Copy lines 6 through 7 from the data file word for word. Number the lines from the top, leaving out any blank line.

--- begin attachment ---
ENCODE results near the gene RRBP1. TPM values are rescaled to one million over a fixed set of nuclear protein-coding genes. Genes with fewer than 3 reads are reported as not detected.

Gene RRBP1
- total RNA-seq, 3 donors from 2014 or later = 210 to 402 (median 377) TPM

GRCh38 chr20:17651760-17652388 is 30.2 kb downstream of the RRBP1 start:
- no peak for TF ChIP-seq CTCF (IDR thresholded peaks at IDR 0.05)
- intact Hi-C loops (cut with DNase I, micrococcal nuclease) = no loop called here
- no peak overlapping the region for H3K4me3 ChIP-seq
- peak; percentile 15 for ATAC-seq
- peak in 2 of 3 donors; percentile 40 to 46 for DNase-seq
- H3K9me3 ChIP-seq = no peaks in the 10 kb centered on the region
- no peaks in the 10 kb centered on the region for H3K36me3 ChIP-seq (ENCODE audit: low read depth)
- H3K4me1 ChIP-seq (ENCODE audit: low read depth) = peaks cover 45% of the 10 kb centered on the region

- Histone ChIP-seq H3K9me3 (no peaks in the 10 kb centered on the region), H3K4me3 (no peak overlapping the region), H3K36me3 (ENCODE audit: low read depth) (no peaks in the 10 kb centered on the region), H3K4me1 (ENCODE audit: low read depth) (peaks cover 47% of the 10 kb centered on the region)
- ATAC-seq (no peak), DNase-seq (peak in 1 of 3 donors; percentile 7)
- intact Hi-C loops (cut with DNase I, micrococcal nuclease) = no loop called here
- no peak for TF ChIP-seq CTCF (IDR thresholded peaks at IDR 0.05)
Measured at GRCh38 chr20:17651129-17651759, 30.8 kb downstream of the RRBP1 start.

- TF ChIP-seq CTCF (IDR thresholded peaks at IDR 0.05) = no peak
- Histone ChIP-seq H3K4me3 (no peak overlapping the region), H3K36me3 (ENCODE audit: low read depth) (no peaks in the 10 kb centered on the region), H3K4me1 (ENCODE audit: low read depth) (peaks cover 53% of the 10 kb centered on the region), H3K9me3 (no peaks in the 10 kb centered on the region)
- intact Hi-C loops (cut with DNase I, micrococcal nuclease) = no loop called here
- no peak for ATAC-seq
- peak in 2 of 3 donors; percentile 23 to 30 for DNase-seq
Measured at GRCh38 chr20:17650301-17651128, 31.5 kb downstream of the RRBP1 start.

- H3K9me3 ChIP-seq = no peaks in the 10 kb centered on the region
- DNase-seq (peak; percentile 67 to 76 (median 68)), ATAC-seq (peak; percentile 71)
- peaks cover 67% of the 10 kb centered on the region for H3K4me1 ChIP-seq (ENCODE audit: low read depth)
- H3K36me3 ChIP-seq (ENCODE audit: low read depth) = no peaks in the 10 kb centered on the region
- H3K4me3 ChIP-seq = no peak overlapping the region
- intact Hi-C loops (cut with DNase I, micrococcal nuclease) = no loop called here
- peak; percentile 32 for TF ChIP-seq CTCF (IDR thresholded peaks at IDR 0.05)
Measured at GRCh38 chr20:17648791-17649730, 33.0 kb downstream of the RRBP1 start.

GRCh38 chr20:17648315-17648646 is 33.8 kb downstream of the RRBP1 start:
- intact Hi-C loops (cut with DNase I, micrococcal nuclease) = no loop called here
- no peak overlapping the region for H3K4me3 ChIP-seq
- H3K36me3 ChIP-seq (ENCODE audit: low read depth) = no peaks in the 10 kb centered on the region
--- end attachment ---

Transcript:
- intact Hi-C loops (cut with DNase I, micrococcal nuclease) = no loop called here
- no peak overlapping the region for H3K4me3 ChIP-seq